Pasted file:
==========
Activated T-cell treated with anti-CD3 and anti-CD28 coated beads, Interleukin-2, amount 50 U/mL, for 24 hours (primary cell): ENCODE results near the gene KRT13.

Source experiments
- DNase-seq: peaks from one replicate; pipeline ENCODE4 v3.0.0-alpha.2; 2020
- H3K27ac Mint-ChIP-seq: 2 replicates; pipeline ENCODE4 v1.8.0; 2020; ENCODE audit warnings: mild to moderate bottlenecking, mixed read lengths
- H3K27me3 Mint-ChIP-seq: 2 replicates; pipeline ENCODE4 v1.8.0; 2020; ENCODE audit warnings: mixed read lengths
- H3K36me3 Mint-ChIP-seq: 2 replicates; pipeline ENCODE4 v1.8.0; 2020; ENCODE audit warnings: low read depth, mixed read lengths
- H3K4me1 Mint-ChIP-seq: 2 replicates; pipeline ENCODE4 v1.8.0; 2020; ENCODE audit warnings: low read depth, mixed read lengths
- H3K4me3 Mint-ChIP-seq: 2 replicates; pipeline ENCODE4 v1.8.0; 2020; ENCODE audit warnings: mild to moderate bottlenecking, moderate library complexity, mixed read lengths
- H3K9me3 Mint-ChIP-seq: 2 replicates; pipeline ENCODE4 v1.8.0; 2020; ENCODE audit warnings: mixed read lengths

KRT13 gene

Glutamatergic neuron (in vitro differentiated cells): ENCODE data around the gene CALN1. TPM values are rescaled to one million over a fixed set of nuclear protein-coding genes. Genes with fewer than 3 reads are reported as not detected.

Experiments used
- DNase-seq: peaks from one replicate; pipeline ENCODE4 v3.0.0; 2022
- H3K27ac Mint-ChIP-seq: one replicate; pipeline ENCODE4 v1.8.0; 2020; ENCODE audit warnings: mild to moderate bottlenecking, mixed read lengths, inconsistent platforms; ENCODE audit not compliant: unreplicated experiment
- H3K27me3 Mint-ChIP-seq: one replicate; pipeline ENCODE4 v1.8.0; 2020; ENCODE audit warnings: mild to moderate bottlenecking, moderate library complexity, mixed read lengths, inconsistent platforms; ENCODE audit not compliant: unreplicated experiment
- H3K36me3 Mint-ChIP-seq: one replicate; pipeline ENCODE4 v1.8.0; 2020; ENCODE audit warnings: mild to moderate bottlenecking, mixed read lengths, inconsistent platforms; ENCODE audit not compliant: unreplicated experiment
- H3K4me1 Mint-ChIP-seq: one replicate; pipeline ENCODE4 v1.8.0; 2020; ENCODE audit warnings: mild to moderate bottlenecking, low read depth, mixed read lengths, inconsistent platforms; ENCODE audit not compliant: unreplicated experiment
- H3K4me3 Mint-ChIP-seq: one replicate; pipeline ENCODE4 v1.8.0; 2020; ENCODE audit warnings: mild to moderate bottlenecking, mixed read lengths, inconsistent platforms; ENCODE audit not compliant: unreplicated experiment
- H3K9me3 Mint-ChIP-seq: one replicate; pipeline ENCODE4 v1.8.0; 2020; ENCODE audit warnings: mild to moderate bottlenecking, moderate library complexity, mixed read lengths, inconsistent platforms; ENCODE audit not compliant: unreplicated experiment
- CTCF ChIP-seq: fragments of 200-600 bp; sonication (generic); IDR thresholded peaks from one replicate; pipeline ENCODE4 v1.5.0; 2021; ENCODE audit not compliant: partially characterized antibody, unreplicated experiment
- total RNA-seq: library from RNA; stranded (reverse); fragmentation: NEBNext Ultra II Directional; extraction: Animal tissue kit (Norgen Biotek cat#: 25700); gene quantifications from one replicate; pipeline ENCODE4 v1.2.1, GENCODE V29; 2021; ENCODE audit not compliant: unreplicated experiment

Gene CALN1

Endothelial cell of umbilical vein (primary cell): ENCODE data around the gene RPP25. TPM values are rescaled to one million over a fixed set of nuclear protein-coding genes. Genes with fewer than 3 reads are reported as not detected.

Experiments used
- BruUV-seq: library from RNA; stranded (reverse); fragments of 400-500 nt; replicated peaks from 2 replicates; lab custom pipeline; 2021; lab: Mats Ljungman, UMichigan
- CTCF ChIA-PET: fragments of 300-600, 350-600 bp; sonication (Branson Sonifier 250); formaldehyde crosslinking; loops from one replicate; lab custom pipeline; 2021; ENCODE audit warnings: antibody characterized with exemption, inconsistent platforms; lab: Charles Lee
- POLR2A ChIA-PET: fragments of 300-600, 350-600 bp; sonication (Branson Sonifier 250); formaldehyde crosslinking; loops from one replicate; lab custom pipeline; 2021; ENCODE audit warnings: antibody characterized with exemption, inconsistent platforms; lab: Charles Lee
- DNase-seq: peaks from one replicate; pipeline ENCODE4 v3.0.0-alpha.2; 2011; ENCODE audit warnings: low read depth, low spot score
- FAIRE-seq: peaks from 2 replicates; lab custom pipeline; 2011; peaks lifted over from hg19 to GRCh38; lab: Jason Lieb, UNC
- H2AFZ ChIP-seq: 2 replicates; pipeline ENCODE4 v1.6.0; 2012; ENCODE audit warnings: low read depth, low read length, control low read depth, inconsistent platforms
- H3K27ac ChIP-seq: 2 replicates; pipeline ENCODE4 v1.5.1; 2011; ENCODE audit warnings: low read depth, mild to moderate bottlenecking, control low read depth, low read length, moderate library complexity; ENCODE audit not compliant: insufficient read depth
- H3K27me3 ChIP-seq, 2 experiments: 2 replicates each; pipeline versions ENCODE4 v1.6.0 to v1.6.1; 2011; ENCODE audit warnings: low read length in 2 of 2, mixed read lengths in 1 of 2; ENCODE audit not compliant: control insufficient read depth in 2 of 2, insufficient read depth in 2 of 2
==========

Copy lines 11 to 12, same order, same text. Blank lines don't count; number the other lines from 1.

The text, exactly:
Glutamatergic neuron (in vitro differentiated cells): ENCODE data around the gene CALN1. TPM values are rescaled to one million over a fixed set of nuclear protein-coding genes. Genes with fewer than 3 reads are reported as not detected.

Experiments used